“Hill” in Korean
The word for “hill” in Korean is 언덕 (eondeok). Another common word for hill is 야산 (yasan). 구릉 (gureung) also means “hill.”
However, before using any of these words, always check the context, as the term used may differ. For example, the phrase “over the hill” in Korean is 한물간 (hanmulgan), instead of utilizing any of the basic words for “hill.”
“Forest” in Korean
The word for “forest” in Korean is 숲 (sup). For example, 서울숲 (seoulsup). The term also includes the following concepts: the woods, grove, thicket, and woodlands. You may also use the word 수풀 (supul), especially when referring to grove or bush.
산림 (sallim) is another word for forest. The word for rainforest in Korean is 우림 (urim).
“Beach” in Korean
The word for beach in Korean is 해변 (haebyeon). This can also be used to mean seaside or seashore. Some of the most popular beaches in South Korea are Haeundae Beach, Daecheon Beach, and Naksan Beach.
Do note that when these beaches are translated into Korean, the word 해변 (haebyeon) is actually not used. Instead, the word used for “beach” is 수욕장 (suyokjang), which more correctly translates as “water pod” rather than “beach.”
In other words, you can use the term 해변 (haebyeon) mostly when you are referring to beaches in general. However, you might want to refrain from using it when you are talking about a specific beach, especially if it is a common swimming location.
“Desert” in Korean
The word for “desert” in Korean is 사막 (samak). For example, “Sahara desert” in Korean would be 사하라 사막 (sahara samak). Note that this word specifically refers to the part of nature that is considered to be a desert and cannot be used in other contexts, such as the word “deserted.”
“Island” in Korean
The word for “island” in Korean is 섬 (seom). For example, the small island Nami Island is called 남이섬 (namiseom) in Korean. However, do note that not all islands are the same.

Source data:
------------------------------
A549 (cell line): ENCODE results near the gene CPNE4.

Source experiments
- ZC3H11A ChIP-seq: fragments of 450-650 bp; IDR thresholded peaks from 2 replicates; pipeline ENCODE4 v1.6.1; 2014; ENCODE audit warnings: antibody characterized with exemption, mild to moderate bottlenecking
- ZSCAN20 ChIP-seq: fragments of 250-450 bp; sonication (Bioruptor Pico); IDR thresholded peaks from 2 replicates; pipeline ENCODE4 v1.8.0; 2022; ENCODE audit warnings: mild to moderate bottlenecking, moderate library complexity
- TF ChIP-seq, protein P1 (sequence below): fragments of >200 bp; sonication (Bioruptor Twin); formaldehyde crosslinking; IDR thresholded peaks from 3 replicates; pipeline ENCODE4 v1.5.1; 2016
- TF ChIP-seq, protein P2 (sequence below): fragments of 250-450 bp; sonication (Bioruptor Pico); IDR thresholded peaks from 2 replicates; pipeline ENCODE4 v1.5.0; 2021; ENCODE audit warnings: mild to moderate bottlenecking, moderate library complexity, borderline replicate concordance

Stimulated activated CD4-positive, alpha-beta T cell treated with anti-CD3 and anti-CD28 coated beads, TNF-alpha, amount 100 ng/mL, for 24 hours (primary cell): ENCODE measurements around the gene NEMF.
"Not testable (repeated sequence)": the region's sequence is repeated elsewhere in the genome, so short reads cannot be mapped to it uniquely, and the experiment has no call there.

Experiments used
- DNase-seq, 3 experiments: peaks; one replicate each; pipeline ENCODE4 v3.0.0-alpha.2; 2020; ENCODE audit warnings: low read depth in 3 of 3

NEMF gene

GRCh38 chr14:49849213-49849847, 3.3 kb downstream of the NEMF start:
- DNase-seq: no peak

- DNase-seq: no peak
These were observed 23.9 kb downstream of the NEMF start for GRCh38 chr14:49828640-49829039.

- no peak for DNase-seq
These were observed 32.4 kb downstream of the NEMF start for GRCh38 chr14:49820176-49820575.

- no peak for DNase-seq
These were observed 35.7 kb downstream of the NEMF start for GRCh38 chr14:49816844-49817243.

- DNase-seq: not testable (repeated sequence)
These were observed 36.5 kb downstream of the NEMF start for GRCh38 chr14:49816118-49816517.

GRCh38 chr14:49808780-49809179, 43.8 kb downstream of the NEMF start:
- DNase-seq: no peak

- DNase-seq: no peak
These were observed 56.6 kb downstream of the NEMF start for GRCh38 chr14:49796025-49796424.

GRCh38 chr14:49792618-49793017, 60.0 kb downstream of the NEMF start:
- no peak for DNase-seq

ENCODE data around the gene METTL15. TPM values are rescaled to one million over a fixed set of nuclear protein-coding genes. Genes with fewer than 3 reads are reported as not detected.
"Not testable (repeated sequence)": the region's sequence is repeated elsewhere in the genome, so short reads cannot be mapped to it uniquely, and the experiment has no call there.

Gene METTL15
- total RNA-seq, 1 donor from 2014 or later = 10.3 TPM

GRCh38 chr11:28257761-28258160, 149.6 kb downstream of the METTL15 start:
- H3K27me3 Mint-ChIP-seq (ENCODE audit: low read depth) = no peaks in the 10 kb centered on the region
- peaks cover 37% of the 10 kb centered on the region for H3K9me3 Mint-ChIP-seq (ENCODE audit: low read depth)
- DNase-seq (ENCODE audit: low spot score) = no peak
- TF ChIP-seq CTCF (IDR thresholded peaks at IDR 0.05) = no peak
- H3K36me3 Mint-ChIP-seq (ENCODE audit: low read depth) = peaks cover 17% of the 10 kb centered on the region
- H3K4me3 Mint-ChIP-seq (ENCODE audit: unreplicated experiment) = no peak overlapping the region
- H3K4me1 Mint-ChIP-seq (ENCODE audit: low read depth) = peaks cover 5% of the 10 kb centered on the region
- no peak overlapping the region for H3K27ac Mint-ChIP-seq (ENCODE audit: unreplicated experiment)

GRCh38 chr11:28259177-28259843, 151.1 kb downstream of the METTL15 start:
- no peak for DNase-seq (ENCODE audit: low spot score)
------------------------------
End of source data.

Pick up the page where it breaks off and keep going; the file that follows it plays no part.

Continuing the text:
A great example is Jeju Island, which in Korean translates as 제주도 (jejudo). This is because, in the case of Jeju Island, it gets referred to as a region, just like 경기도 (gyeonggi-do), the region surrounding Seoul, rather than as an island.
Dokdo Island is similarly only referred to as 독도 (dokdo). In contrast, Fraser Island is called 프래이저 섬 (peuraeijeo seom), and Ellis Island is 엘리스 섬 (elliseu seom). In other words, if the international name of the island has “island” attached to it, chances are it’s the same in Korean.
However, if it’s something simple like Bali or Hawaii, the word 섬 is usually not needed. Therefore, always double-check the Korean name of an island first.
“Ice” in Korean
Another thing that you’ll often see during winter is ice. In Korean, you can say this as 얼음 (eoreum).
“Rainbow” in Korean
The Korean word for “rainbow” is 무지개 (mujigae).
We have a separate article about colors in Korean if you want to know the Korean terms for each color in a rainbow.
Natural disaster words in Korean
As we continue to learn Korean words on nature, one last set of vocabulary we’ll be teaching you today is the vocabulary for natural disasters. These may also be useful and even interesting information to take note of as you are learning Korean.